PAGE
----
Anfield's capacity could be expanded to around the 60,000 mark after news emerged about a £40 million to £45 million expansion that would add 5,000 seats. This figure is down from the £60 million to £70 million believed to redevelop the Anfield Road end to stretch Anfield's capacity further. Anyone who has sat in the new Main Stand will attest to how impressive it actually is, but now that phase one has been completed as of last month, focus on how to make phase two a reality is underway.
John W. Henry questioned whether the next step of additional seats in the Anfield Road was possible as far back as September. Such comments raised concerns about the principal owner's ambition despite legitimate financial concerns surrounding potential returns on their investment. The following month former Liverpool CEO Ian Ayre discussed how redevelopment costs would need to be met for any further expansion to take place.
Again, this revisits the dichotomy of being a club with local roots but designs on competing at the highest level financially. This is part of the challenge Ayre spoke about in November, and the reality is that increased revenues will only see Liverpool move closer to competing with Europe's best. Tradition, however, shouldn't be sacrificed on the altar of progress. This is why the announcement of the new Kenny Dalglish Stand matters ahead of the club's 125th anniversary.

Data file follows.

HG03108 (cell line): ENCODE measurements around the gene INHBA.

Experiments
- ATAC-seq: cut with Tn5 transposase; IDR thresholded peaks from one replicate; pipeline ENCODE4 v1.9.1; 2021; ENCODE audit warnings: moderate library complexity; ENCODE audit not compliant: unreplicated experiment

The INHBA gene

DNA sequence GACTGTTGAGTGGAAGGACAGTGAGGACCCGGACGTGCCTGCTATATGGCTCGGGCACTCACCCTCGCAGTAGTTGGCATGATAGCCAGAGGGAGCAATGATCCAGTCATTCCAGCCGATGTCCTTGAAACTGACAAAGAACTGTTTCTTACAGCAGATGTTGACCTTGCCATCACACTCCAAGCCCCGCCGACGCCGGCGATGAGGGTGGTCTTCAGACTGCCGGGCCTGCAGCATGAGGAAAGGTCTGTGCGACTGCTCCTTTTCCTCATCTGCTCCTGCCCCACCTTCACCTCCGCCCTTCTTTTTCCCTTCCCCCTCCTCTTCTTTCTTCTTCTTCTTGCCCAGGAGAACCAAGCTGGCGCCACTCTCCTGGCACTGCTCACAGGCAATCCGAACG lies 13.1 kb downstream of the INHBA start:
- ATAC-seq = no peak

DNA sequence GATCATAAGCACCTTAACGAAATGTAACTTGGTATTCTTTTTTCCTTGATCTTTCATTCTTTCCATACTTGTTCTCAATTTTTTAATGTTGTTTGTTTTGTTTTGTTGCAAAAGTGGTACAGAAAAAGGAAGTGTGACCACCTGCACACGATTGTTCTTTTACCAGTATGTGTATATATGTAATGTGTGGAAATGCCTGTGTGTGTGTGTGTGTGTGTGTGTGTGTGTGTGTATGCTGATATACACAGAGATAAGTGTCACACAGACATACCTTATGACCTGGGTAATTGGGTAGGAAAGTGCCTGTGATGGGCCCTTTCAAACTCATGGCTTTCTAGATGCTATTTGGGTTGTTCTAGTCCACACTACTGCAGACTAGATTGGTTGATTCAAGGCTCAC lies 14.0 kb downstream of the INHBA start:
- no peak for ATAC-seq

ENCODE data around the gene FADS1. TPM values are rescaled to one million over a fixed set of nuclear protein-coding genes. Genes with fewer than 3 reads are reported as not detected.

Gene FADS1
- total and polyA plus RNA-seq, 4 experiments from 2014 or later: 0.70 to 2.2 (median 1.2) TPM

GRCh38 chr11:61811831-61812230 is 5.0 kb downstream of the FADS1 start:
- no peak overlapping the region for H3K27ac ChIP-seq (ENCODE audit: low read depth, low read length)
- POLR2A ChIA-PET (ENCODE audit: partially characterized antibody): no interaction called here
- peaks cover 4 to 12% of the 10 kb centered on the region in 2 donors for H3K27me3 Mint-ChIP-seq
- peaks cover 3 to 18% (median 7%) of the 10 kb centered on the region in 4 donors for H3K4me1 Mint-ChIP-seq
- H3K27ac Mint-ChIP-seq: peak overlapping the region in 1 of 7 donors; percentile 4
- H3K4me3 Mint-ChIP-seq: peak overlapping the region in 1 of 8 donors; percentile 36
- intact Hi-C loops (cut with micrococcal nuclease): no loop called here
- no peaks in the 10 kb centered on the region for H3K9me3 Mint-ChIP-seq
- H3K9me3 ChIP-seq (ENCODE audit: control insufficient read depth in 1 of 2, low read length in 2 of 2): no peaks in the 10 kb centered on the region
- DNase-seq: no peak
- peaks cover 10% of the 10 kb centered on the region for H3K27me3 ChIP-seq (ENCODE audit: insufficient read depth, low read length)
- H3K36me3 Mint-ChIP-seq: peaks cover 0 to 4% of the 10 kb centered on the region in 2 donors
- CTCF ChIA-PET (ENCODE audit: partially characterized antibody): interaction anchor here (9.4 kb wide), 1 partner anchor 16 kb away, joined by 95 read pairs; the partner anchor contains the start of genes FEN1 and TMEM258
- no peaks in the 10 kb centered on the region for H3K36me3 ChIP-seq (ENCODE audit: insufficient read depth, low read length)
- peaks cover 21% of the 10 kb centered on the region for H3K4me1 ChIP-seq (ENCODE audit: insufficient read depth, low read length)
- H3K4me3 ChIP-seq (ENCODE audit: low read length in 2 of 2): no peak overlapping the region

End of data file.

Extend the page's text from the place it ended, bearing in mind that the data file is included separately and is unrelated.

“We always said that we would complete the Main Stand and assess its success before looking at any development for Anfield Road,” COO Andy Hughes said on future plans. “Anfield Road provides an opportunity to further develop our stadium in the future and the club's position is that we're going to start exploring the viability.
“We will follow the same robust process for Anfield Road as we did for the Main Stand. We are currently working on design, feasibility, cost, capacity and economic viability options. Only once we have completed this comprehensive process and come to a conclusion will be it be the right time to move forward with any development programme.”
A new £50 million training facility, a new flagship store by the start of next season, a new pitch to be laid this summer, increasing wheelchair bays and improving easy access in accordance with the Accessible Stadia Guide, the new Main Stand, the renaming the Centenary Stand after the man commonly agreed to be the club's greatest ever player, strong rumours of ambitious targets, and Champions League qualification for next season within reach all indicate that this club is moving in the right direction.
Phase 2 may not be as profitable as phase 1, but the ability to amend existing plans for the next two years (until August 2019) to add more than the 4,800 seats initially planned for will hopefully give the club greater flexibility in finding a way to make it happen. The preference is to add more, but the biggest problem will be finding a way to pay for it. Ticket prices, hospitality, and naming rights will presumably be considered—all unpopular options with many fans.